“That original Chili's is a lot like the vibe that we want to happen in a BTW,” Smith says. “The food is very much the same. Heck, the chicken BLT taco that we serve at BTW is a riff off the original soft chicken taco that very first Chili's made back in 1983. [BTW] is fast casual in terms of how you order your food, but we do have good quality local craft beers in there and we do try to provide some of the things that you didn't typically see in quick service.” Those things include a comfortable setting with good access to WiFi, TVs in the background, along with a few appetizers and good beer.

“You can bring the kids’ baseball team in, and the dads and moms can drink beer while they eat,” Smith says.

Hurricane BTW wants to keep the average ticket price at $10 per guest. “We feel that that's an important point because as you look at some of the single items at fast casuals that have grown in the past 10 years, you see that a lot have had price increases,” Smith says. “I was in a fast casual burger chain a week ago, and for the standard burger, fries, and a soft drink it was just under $15. It's hard to do that very often.”

Smith admits that wings are very expensive and that they are historically high in price. Hurricane knows it has to be competitive in its pricing, but Smith also makes a distinction. “You have to decide first of all if you're going to be a price leader or a quality leader in the world of wings,” he says. “We have always been a quality leader, so we're going to maintain our quality advantage over others. If you decide you're going to be a quality leader, you have to charge a reasonable price for your product.”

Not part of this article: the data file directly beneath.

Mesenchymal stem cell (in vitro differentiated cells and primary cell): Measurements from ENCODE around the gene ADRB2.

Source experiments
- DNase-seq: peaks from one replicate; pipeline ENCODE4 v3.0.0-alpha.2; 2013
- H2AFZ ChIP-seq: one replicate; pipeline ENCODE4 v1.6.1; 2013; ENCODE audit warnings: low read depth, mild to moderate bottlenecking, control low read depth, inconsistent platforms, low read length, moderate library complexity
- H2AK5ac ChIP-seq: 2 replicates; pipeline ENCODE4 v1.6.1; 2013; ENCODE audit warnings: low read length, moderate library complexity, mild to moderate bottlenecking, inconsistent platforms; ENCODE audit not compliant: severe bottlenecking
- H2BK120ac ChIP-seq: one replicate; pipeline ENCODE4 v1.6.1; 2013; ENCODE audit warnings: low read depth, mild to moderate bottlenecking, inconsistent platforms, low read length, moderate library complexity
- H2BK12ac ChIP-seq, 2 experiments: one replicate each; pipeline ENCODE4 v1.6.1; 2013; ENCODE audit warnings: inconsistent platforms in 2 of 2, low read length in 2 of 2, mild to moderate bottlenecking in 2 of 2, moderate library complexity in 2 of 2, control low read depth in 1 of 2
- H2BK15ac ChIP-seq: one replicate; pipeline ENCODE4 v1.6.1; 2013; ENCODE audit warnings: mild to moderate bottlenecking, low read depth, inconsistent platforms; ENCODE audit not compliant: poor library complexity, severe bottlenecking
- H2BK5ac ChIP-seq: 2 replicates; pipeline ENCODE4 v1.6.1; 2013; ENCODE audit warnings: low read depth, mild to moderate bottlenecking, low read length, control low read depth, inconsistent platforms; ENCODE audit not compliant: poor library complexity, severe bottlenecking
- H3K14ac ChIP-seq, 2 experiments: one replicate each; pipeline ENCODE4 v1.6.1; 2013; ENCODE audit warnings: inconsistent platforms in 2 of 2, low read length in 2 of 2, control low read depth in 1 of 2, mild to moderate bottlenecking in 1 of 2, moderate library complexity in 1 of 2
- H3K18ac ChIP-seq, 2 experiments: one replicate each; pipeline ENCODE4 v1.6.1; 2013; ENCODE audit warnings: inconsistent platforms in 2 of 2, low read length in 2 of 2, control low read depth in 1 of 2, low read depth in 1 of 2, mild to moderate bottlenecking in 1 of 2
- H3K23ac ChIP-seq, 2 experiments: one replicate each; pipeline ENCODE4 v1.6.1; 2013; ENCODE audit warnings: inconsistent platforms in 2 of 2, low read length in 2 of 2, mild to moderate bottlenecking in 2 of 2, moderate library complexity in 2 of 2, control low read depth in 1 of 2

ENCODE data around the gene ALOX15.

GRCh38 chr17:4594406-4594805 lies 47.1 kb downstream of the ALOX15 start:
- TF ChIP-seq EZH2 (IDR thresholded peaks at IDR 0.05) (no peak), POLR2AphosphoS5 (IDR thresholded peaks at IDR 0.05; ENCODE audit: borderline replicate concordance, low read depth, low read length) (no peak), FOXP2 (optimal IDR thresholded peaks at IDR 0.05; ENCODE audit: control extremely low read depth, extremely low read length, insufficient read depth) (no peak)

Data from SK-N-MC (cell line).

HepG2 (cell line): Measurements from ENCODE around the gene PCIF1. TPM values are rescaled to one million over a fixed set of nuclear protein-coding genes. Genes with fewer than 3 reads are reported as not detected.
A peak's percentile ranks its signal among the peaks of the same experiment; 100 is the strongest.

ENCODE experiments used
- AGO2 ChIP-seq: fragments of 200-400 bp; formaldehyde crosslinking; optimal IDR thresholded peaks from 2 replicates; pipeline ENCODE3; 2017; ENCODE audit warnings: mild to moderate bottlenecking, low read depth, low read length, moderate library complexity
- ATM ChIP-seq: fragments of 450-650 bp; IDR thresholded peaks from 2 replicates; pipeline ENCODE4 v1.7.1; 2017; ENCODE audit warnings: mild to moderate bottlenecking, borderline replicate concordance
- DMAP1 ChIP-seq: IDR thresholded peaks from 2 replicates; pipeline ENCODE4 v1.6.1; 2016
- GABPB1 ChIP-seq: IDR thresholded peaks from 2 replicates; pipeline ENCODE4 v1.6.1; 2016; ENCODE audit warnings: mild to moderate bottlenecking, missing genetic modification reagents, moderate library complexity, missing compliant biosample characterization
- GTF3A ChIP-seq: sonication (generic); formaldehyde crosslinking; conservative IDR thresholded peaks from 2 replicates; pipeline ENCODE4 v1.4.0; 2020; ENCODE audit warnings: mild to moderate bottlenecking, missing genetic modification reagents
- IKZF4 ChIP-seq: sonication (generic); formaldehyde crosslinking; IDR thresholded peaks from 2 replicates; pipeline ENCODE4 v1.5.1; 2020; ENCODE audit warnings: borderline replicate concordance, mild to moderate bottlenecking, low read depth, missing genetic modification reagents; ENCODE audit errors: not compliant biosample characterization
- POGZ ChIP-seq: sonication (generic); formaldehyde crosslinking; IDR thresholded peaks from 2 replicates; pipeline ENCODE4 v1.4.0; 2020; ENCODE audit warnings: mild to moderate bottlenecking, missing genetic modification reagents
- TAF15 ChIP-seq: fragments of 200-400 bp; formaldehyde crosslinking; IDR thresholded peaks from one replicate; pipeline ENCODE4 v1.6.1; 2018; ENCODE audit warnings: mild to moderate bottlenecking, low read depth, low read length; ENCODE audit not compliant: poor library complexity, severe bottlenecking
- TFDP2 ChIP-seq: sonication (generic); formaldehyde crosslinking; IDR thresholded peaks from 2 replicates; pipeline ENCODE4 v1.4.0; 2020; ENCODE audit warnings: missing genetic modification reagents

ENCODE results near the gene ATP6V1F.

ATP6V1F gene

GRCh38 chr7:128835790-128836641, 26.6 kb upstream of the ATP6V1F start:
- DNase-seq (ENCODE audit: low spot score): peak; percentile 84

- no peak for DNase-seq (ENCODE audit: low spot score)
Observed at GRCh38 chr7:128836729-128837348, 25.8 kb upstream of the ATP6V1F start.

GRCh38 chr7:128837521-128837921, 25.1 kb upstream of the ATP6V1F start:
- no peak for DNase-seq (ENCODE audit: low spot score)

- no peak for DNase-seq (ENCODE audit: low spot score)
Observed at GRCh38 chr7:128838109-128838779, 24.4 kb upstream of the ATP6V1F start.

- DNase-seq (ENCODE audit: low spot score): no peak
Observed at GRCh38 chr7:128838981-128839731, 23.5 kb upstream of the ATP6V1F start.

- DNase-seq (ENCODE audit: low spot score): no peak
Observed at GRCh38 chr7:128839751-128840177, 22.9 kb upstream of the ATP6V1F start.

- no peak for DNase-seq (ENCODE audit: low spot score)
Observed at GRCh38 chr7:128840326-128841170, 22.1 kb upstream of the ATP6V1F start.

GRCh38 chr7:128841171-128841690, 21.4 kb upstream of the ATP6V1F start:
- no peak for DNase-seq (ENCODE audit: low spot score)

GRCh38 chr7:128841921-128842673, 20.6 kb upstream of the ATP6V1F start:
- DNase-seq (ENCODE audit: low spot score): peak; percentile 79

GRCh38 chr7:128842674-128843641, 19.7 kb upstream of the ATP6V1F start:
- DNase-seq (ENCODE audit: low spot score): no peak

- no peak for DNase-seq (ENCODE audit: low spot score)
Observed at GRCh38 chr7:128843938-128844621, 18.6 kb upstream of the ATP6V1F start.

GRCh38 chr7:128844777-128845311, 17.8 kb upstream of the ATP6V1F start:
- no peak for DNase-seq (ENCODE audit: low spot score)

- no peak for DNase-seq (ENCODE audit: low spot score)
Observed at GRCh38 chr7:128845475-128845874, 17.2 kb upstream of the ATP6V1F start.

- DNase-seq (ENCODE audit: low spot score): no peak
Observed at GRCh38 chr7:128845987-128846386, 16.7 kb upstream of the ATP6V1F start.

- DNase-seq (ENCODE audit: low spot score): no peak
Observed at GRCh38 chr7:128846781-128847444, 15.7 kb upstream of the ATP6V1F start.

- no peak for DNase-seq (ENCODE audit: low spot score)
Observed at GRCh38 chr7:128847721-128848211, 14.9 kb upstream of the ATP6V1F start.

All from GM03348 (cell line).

Beyond wings, Hurricane BTW will also offer a product mix that includes burgers and tacos. “Even on the Hurricane Grill side we sell lots of things besides wings,” Smith adds. “A year ago we started innovating and testing other products that are not wings that we feel are on-brand and still deliver the kind of guest experience and high flavor profile that our customers expect from us. As wing prices move up, they’ve got other options on the menu that we hope they will choose first. They're premium wing customers, and we sell premium wings. Additionally, we like many others have worked a lot this year to improve the quality of our boneless products, which we have. We'll maintain better prices on our boneless products just because it costs us less and is easier for us to keep those prices down.”

The next Hurricane BTW location to open will be in West Palm Beach, Florida, in October. It will be followed by units in Woodland Park, New Jersey, Skokie, Illinois, and Gainesville, Florida. The success of the original prototype has emboldened Hurricane to expand its fast casual offshoot at a healthy pace. Its original BTW location, Smith says, “is doing exactly what we hoped it would do in terms of giving us a platform to prove the concept, work out the recipes, work out the pricing, and work with our guests so that we could go to market around the country with something that we feel is compelling.”